Caution! The 4511 IC is CMOS, and therefore sensitive to static electricity!
Lessons In Electric Circuits, Volume 4, chapter 9: “Combinational Logic Functions”
This experiment is more of an introduction to the 4511 decoder/display driver IC than it is a lesson in how to “build up” a digital function from lower-level components. Since 7-segment displays are very common components of digital devices, it is good to be familiar with the “driving” circuits behind them, and the 4511 is a good example of a typical driver IC.
Its operating principle is to input a four-bit BCD (Binary-Coded Decimal) value and energize the proper output lines to form the corresponding decimal digit on the 7-segment LED display. The BCD inputs are designated A, B, C, and D in order from least-significant to most-significant.
Outputs are labeled a, b, c, d, e, f, and g, each letter corresponding to a standardized segment designation for 7-segment displays. Of course, since each LED segment requires its own dropping resistor, we must use seven 470 Ω resistors placed in series between the 4511’s output terminals and the corresponding terminals of the display unit.
Most 7-segment displays also provide for a decimal point (sometimes two!), a separate LED and terminal designated for its operation. All LEDs inside the display unit are made common to each other on one side, either cathode or anode. The 4511 display driver IC requires a common-cathode 7-segment display unit, and so that is what is used here.
After building the circuit and applying power, operate the four switches in a binary counting sequence (0000 to 1111), noting the 7-segment display. A 0000 input should result in a decimal “0” display, a 0001 input should result in a decimal “1” display, and so on through 1001 (decimal “9”). What happens for the binary numbers 1010 (10) through 1111 (15)? Read the datasheet on the 4511 IC and see what the manufacturer specifies for operation above an input value of 9.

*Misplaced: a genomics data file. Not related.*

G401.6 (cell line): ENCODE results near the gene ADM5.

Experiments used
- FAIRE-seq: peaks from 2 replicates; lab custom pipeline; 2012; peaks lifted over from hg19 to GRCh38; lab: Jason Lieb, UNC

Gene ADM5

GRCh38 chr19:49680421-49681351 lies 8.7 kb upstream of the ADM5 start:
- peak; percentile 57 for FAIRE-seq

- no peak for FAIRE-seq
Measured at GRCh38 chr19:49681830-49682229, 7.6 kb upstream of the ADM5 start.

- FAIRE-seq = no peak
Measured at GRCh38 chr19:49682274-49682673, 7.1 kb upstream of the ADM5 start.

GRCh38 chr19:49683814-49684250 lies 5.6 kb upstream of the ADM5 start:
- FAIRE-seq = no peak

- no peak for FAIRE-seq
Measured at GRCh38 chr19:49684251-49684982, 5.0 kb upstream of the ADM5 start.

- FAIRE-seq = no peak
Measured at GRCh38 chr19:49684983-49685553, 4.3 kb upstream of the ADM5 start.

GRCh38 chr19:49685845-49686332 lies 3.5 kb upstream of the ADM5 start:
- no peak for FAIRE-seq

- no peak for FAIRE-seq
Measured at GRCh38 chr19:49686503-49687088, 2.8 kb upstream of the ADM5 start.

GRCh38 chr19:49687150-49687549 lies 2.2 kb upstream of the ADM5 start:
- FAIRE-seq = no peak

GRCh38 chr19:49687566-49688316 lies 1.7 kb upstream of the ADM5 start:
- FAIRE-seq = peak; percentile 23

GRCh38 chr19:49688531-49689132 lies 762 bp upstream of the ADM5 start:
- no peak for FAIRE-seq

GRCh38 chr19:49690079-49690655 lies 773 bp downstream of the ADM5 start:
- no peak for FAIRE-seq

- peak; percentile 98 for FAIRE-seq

In the BCD code, there is no real meaning for 1010, 1011, 1100, 1101, 1110, or 1111. These are binary values beyond the range of a single decimal digit, and so have no function in a BCD system. The 4511 IC is built to recognize this, and output (or not output!) accordingly.
Three inputs on the 4511 chip have been permanently connected to either Vdd or ground: the “Lamp Test,” “Blanking Input,” and “Latch Enable.” To learn what these inputs do, remove the short jumpers connecting them to either power supply rail (one at a time!), and replace the short jumper with a longer one that can reach the other power supply rail.
For example, remove the short jumper connecting the “Latch Enable” input (pin #5) to ground, and replace it with a long jumper wire that can reach all the way to the Vdd power supply rail. Experiment with making this input “high” and “low,” observing the results on the 7-segment display as you alter the BCD code with the four input switches.
After you’ve learned what the input’s function is, connect it to the power supply rail enabling normal operation, and proceed to experiment with the next input (either “Lamp Test” or “Blanking Input”).
Once again, the manufacturer’s datasheet will be informative as to the purpose of each of these three inputs. Note that the “Lamp Test” (LT) and “Blanking Input” (BI) input labels are written with boolean complementation bars over the abbreviations.
Bar symbols designate these inputs as active-low, meaning that you must make each one “low” in order to invoke its particular function. Making an active-low input “high” places that particular input into a “passive” state where its function will not be invoked. Conversely, the “Latch Enable” (LE) input has no complementation bar written over its abbreviation, and correspondingly it is shown connected to ground (“low”) in the schematic so as to not invoke that function.
The “Latch Enable” input is an active-high input, which means it must be made “high” (connected to Vdd) in order to invoke its function.
In Partnership with Autodesk
by Aaron Carman